In our system, 4 must be a player with a great knowledge of the game, and he helps the point guard, 1, in deciding the construction of the offensive game.
Let’s look at the application of the same concepts with another setup we often used when 4 was already positioned at the top of the key.
With the ball on the left, 1 passes to 4 (diagr. 14), and, while the ball is in the air, 5 sets a horizontal screen for 3, who makes a hard cut to the basket. 5, immediately after the screen, moves to open an effective second passing line. Don’t forget we are always talking of creating possibilities for getting the ball to the center.
Let’s look now at the case where 3 passes the ball to 5 (diagr. 15). The center must not immediately put the ball on the floor, except if he sees that there is an immediate advantage for him to beat his defender. However, if X5 is behind his back, 5 must play with great calm and look for a free teammate to pass the ball. For this reason, his teammates will move on the perimeter to get the ball back from him so he doesn’t always have the burden of going 1-on-1 with his defender.
First, we will have a hard cut of 2 from the weak side, and, if the defense floats and jams the area, it will be possible to pass the ball to 1, who gets free, using the screen of 4 (diagr. 16). The cut of 2 has to be deep, because just in the final phase of the cut we will have more chances to pass the ball. The important thing in all the action is the timing, especially with 5 and 2, who must avoid attacking the same space at the same time (diagr. 17).
5 quickly gets the ball, 2 cuts hard, and 1 moves. After a moment (one second), if we haven’t found free passes, because the defense is tightly covering our players, then it will be the moment for 5 to attack, putting the ball on the floor with his teammates now well spaced and away from him.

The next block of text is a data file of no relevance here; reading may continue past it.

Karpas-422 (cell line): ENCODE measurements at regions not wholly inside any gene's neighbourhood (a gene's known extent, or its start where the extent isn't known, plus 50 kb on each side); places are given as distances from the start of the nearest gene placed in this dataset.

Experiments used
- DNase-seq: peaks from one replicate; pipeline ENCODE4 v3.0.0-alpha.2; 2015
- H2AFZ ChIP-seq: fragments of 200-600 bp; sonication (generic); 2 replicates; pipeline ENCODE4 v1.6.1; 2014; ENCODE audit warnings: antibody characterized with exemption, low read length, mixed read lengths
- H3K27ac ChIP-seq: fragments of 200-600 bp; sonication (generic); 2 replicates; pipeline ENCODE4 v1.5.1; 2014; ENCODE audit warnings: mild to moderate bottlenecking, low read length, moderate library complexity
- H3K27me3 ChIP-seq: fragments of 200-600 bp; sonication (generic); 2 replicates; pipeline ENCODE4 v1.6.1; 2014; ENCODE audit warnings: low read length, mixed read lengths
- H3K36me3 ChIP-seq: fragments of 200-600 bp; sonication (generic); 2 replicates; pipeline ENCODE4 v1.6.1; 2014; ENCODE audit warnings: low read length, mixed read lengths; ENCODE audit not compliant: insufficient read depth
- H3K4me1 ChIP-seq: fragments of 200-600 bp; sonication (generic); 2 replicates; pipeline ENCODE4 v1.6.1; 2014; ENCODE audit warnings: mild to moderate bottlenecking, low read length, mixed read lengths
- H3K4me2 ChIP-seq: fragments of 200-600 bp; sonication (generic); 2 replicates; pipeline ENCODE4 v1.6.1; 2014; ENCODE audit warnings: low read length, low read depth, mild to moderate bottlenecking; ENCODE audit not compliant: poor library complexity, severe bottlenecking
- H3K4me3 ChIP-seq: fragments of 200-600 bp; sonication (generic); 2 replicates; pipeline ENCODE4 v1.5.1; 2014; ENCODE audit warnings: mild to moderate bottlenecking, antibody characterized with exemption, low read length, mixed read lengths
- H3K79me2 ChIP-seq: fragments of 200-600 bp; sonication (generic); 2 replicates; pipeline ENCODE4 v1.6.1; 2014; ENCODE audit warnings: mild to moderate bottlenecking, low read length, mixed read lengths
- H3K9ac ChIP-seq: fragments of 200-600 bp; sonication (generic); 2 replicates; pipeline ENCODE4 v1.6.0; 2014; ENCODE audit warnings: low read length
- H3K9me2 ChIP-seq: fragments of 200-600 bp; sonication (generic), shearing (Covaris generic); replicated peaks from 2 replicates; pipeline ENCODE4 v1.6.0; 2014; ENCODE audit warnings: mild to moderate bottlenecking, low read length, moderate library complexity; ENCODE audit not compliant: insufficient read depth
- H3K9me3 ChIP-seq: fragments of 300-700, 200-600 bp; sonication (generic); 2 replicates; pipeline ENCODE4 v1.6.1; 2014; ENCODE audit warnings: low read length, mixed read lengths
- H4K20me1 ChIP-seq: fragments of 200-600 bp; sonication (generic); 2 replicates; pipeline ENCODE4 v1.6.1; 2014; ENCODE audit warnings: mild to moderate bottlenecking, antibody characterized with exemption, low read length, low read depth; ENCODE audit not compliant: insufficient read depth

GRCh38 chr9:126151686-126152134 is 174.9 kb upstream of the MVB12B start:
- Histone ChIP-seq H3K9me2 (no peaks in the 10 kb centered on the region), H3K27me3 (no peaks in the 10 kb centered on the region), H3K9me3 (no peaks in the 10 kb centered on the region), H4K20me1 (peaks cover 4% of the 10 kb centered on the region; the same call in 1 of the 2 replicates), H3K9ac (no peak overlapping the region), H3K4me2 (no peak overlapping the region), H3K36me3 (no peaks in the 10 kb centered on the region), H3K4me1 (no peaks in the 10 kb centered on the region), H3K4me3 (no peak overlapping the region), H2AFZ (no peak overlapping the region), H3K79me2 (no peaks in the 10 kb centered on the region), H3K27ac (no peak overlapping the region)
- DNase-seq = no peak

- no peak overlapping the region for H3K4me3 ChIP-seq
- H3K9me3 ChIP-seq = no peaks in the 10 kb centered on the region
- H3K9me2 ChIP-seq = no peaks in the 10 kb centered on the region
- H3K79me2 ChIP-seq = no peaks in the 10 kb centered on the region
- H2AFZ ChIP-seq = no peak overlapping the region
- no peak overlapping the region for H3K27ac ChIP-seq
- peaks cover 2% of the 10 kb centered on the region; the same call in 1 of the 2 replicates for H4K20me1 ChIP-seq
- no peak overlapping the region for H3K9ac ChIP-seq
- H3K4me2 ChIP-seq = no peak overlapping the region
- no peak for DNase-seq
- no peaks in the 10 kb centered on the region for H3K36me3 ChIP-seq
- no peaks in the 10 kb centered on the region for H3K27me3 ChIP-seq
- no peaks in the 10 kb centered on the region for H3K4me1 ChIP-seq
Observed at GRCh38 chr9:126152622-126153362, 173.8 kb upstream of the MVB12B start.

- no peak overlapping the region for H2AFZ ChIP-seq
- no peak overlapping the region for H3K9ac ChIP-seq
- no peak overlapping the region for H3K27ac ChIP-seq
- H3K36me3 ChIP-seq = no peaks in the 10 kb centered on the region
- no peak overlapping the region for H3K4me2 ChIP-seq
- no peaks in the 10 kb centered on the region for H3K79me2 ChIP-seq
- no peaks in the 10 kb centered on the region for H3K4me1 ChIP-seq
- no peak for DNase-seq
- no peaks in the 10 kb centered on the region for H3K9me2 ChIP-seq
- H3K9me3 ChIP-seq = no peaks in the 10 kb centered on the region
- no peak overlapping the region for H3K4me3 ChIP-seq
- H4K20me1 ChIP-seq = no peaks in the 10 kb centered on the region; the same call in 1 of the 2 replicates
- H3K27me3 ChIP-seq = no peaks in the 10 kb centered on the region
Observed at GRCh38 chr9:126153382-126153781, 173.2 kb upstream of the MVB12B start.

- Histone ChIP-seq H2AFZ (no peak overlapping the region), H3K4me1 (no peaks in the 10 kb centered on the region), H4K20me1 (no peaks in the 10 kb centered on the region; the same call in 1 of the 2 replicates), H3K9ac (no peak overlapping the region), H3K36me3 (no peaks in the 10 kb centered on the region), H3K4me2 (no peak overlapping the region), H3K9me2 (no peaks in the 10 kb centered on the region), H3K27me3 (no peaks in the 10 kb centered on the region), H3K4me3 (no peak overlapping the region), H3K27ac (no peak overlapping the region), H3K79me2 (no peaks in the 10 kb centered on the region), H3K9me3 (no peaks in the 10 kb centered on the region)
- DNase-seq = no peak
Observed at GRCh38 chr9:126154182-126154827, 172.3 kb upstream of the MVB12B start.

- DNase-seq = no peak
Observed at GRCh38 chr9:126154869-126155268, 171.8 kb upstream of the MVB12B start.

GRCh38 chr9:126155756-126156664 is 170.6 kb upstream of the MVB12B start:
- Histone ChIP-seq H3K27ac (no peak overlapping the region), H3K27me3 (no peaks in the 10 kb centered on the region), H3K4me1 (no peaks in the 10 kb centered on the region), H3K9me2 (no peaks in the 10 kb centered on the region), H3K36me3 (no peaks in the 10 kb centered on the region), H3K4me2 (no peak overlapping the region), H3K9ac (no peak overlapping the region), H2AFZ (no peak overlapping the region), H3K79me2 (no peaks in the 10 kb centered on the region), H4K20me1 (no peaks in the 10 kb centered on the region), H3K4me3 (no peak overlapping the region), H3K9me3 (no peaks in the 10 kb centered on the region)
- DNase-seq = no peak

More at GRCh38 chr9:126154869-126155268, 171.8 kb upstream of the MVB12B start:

It’s clear that the defense will counteract our movements. 3, after having passed the ball, must fake as if he were moving towards the middle, and then cut hard to the corner. He cannot go towards the middle because X2 could easily double-team the ball.
However, on the cut of 2, the defense can react with a “bump” of X2 that will effectively stop the cut by pushing 2 to the middle of the area where X4 jams. At the same time, X1 will go to the midline of the lane so that X4 will guard the initial part of the cut, with X1 taking over for the final part (diagr. 18). When 1 cuts, X2 is already ready to anticipate him. This is a classic adjustment against this offensive play, and is an anticipated and aggressive switch.
What is our rule when we face this defensive switch? We make a “cage” for 1 with 2 (who does not cut) and 4. 5 can kick out the ball to 1 (diagr. 19). This is a collaboration that must take place very quickly. Thus, when the defense makes its switches, 2 plays 1-on-1 against his defender. After the screen, 3 and 4 will also be open to offer two more passing lines. The idea is not to play in the way the defense wants us to. We have to force other situations to occur that will give us the advantage in the offensive game.